The John Hopkin’s researcher who last year claimed that ecstasy can cause Parkinson's-like brain damage is retracting the study. The reason? His lab administered methamphetamine not MDMA to the primates in the study.
As Bjork releases an extraordinary career retrospective, it's time to crown her as the most important pop musician of her generation-Salon

Thomas Bartlett takes a look at the astonishing career of Bjork and finds an artist who is as confounding as she is mesmerizing. Able to navigate through the ever changing whims of hipster music fans, the commercial demands of an increasingly segmented music business, and still make music that is challenging, personal, and complete.

But for all that, Bj?rk remains curiously isolated, her music more loved than influential. Radiohead, probably her closest rival in the intersection of popularity and critical acclaim that makes up at least one definition of greatness, has spawned countless baby Radioheads. Bj?rk has no copycats, no one feeding so obviously off her achievements, because those achievements are so alien. Radiohead is very much of our time, the musical zeitgeist for the millennium, but Bj?rk and her music come from a different time and place. There are two options in placing Bj?rk: Either she is an anomaly, brilliant but finally irrelevant, or she is the most important and forward-looking musician of her generation. In either case, we will need to wait 50 years to really make sense of what she has done, and absorb her influence in any useful way.

What is her music about? And who is she? In a business steeped in the laser-like demographic appeal of Madonna and her offspring, Bjork stands atop the apex of culture and commerce. A point with attackers on all sides.

The world of alternative popular culture is none too tolerant of success, as Wilco, the Strokes and even Radiohead have recently discovered, with waves of faddish discontent emanating from Manhattan, leaving no hipster unaffected. But Bj?rk has enjoyed 10 years of uncommonly smooth sailing with nary a backlash in sight.

A “sonic innovator” whose songs use the non-rhyming technique favored by poets, acutely aware of her every note and yet inclined to disregard musical convention, fans, critics, music execs are left with one question; What kind of music is she making, then?


Even George Orwell wasn't able to hide from the all-seeing camera.


Ashcroft is on tour touting the PATRIOT Act (I&II) and thankfully it's bringing a slew of discussion about liberty along for the ride.
Is deregulation and privatization hitting a wall? Some free-market advocates are beginning to temper their enthusiasm for open systems that, as recently as a decade ago, were heralded as the solution for everything from fledgling democracies, to energy companies, to financial services. Lately there have been more calls for government intervention leading some to believe that Big-Government may be on the rebound.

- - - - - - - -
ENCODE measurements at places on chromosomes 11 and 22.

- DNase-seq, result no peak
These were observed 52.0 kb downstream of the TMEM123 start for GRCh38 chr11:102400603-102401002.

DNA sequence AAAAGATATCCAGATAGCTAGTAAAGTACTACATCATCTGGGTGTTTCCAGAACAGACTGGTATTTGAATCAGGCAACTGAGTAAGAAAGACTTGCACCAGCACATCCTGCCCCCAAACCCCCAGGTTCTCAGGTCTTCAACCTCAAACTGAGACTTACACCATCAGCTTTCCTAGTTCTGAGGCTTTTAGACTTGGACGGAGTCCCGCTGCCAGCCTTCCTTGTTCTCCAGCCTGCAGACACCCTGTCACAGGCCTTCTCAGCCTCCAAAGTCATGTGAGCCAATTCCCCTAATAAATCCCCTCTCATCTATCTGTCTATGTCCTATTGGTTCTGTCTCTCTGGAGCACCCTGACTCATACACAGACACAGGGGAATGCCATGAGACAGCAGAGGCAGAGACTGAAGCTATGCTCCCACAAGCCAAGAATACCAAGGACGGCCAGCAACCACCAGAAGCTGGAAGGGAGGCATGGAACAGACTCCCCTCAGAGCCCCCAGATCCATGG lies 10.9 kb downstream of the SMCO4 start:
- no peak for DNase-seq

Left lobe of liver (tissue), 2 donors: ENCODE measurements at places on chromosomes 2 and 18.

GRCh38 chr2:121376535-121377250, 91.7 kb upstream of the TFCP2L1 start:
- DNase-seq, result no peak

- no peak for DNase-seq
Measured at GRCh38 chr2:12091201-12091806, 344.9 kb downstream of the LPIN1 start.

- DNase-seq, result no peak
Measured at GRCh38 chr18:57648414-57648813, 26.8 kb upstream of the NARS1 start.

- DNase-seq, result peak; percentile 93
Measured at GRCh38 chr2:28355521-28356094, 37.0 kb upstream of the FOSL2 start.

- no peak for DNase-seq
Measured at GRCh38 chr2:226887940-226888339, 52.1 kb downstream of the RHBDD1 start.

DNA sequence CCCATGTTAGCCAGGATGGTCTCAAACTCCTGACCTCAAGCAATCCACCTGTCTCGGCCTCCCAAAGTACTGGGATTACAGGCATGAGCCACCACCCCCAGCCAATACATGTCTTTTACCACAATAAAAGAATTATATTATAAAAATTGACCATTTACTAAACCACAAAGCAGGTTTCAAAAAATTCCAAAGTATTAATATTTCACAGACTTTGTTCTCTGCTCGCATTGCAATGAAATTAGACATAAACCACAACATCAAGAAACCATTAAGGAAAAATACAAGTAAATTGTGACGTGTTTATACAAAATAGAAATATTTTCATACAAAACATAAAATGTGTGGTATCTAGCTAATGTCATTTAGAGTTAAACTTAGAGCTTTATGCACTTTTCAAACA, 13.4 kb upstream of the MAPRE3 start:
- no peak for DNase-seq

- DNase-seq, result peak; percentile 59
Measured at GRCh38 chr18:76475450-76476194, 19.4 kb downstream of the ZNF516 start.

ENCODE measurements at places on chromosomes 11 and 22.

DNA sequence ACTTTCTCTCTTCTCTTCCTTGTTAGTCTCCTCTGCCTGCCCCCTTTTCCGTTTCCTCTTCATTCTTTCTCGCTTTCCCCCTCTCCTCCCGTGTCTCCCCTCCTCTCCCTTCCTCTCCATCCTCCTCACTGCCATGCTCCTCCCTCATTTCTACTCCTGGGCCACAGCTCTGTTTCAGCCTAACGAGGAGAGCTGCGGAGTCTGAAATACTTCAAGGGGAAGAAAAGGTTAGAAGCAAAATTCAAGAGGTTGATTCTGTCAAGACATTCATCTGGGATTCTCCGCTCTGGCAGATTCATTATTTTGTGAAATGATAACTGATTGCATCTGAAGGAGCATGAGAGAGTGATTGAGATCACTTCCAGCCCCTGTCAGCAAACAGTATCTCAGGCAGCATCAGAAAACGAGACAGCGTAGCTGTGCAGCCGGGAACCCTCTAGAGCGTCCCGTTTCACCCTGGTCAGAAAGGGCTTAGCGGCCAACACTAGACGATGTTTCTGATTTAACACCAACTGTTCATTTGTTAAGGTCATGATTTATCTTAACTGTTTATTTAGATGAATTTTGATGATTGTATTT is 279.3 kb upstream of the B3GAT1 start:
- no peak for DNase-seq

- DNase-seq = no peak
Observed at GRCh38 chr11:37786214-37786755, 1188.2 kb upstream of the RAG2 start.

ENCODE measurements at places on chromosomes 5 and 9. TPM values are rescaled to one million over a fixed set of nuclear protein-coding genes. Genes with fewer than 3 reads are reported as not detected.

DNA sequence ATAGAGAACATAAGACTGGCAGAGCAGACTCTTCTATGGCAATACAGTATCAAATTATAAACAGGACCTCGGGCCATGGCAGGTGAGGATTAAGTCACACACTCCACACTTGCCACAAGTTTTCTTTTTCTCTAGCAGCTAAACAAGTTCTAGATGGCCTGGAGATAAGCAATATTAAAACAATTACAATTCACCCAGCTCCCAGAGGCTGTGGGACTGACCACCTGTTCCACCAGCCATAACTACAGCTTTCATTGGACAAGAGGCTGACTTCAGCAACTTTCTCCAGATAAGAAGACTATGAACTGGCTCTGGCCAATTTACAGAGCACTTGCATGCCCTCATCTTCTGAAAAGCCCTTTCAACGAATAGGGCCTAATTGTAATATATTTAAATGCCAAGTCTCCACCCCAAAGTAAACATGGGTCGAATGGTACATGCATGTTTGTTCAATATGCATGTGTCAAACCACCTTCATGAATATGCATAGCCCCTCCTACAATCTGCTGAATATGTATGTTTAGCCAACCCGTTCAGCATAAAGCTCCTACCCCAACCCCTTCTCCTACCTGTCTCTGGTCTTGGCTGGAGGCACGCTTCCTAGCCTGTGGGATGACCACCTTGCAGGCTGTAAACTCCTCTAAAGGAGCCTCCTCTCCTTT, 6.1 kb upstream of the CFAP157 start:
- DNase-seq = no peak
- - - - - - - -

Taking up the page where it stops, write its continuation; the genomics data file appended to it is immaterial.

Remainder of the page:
The latest black eye for deregulation came on Friday. FERC announced settlements with the energy companies involved with California’s blackouts. Paul Krugman calls them a “joke”, and point out they were announced on a Friday so that the media cycle would be more likely to pass over the news. The blackouts (which in no small part contributed to Gov. Davis’ descent into recall territory) and $8.9Billion in associated costs (not including future costs of the long term contracts California signed during the peak of the “crisis”) were found to have been wholly or partially due to manufactured energy shortages that were intended to raise prices and manipulate the newly deregulated market.

Yet the charges energy companies agreed to added up to only a bit more than $1 million. That is, the average Californian was bilked of more than $250, but the state will receive per-capita compensation of about 3 cents.

In instances such as the California energy crisis, where a state jumped headlong into “deregulation”, suffered dire consequences, and then the governmental watchdog agency was so beholden to the industry it was established to police that its judgment was as impotent as it was unreasonable, it clearly speaks to the limits of deregulation. Some still argue that California reiterates the importance of deregulation since what occurred there was partial deregulation, which is the worst of all worlds.

But the larger questions remain. What is the proper mix of private sector autonomy and government oversight? Should the State be charged with making the rules, enforcing the rules, or simply allowing for equal access? What does the future hold for deregulation?
Who should you vote for in the CA recall election? This test can help you find out...
TCS: Tech Central Station - A New Road to Serfdom? is a related piece to our discussion of the spector of socialism haunting the capitalism.
Slate chimes in with a few thoughts on Against Love.


Can capitalism survive? It seems an odd question to ask now that Western liberalism and American hegemony seem ascendant. Galal Amin wants us to take another look. Marx doesn't miss the mark as far as we thought even a decade ago. However, Amin offers capitalism hasn’t imploded in the manner that Marx predicated:

Shareholding companies, a form of collective ownership, became common, giving millions of small shareholders a chance to own capital. Through negotiations with labour unions, capitalists had to increase wages, shorten working hours, and generally improve working conditions. Keynesian economics called for the state to intervene in the market in times of depression. And the welfare state, a post-war concept, entailed income redistribution and the provision of a broader range of basic services.

Monopoly eclipsed competition, state intervention blurred the characteristics of free economy, and skilful advertising overshadowed consumer sovereignty. With giant companies engaged in long-term planning to recoup their extensive investment, what was left of the free market system? One may argue that business ownership is still private and investors continue to look for the highest rate of return. Yet, is the form of ownership (private versus public) more significant or the extent in which ownership has spread and come under public control?

It does raise the questions, what is the current state of capitalism and what is its future? Some have argued the current system more closely resembles mercantilism than capitalism. Some argue that Marxian (if not Marxist) theories about capitalism are coming to bear.

Amin offers some intriguing questions, the fact of which illuminates how indistinct the current state of world economic affairs are: